In this tense environment, immigrants drive slowly and stay low. “We couldn’t be more hidden,” one man says.
In short, the law is immensely popular—and it’s not working very well. It has disrupted business in Alabama, and enforcement is proving costly. The state legislature last week began work on modifying the law.
But modify only. “It won’t be repealed,” says a confident Gov. Robert J. Bentley, a Republican from Tuscaloosa. In one poll, 73 percent of Alabamans supported H.B. 56; Bentley notes that the measure is almost as popular nationally. “I never go on television without getting asked about it,” he says.
Bentley, a physician who began working at the state capital in his 20s, calls federal policy a “failure” that requires Alabama to step in and “uphold the state and federal constitutions.”
Besides, there’s not much percentage in a Republican letting up on the issue. When Newt Gingrich suggested in a November debate that “immigration policy which destroys families” was a bad thing, he walked into a buzz saw of retribution from some conservatives. Last year state legislatures weighed 1,600 bills against illegal immigrants, and passed 300 of them, a populist wave that predates Occupy Wall Street and the Tea Party and has a powerful grip on both parties.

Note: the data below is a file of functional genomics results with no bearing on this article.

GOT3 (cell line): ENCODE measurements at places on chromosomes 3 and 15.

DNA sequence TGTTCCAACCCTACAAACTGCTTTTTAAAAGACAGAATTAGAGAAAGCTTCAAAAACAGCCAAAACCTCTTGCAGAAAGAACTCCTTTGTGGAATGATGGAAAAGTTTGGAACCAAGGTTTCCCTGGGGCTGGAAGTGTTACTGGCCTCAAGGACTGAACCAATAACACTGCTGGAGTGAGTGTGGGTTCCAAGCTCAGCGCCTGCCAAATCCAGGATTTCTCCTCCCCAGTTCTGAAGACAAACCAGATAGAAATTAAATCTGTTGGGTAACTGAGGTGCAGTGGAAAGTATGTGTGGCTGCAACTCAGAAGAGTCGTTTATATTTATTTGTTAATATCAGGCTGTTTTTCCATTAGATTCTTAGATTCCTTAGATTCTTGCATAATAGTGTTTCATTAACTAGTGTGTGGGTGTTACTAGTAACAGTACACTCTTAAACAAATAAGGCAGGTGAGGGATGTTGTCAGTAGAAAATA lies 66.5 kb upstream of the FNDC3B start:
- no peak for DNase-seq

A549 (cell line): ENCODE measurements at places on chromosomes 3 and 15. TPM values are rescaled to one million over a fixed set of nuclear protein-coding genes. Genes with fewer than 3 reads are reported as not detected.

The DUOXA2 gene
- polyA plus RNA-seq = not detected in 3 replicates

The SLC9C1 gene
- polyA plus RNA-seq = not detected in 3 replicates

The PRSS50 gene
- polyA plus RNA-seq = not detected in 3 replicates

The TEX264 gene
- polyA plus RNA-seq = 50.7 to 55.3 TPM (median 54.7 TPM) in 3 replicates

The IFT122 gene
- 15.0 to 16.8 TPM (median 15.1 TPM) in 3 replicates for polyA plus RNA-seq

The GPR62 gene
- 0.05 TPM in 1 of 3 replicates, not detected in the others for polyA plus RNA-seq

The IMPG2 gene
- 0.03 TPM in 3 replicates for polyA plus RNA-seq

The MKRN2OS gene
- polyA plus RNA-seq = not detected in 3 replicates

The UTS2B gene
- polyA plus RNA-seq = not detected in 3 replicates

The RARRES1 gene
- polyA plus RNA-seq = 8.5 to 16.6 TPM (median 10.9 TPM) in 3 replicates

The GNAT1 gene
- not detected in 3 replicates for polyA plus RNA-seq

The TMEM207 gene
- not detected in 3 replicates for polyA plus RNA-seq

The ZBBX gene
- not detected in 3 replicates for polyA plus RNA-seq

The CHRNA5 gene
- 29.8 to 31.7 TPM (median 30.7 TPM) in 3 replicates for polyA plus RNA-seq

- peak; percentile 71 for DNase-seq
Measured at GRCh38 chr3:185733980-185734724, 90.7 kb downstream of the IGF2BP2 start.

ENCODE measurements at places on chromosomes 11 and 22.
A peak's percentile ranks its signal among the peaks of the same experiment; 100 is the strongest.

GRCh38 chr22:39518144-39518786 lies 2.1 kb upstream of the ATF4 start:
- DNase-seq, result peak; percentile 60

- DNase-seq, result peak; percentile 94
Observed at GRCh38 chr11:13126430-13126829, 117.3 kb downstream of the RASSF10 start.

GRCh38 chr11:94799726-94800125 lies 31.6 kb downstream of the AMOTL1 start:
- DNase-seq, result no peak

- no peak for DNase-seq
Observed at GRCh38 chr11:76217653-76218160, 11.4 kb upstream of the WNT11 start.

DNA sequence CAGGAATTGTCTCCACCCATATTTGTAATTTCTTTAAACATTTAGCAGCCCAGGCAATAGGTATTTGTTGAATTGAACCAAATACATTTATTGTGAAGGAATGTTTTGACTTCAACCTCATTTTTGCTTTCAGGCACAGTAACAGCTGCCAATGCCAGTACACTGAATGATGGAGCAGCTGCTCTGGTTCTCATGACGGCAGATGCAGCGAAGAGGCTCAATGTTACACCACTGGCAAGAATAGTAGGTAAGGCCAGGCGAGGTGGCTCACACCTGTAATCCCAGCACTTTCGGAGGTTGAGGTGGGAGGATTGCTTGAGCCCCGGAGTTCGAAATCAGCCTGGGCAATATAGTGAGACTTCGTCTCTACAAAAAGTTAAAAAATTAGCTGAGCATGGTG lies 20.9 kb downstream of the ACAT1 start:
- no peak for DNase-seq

Like earlier attempts in Arizona and South Carolina, most of these state immigration laws were blocked by courts; the U.S. Constitution reserved enforcement of the borders to the feds. Alabama H.B. 56 has provoked suits by everyone from the Birmingham Catholic Diocese to the Justice Department.
H.B. 56’s very success has stirred moral qualms among Alabamans that could weaken or even undo it. “Jesus Was an Anchor Baby,” declared one sign at a recent march on the governor’s mansion, and State Sen. Billy Beasley compared H.B. 56 to the racial segregation of Alabama’s scarred past. “I know in my heart,” he told the protesters, “that Jesus Christ would not support what is happening in Alabama.”
And then there is an even higher law—supply and demand. Whatever H.B. 56 says, picking tomatoes in Alabama pays about eight times as much as it does in Baja.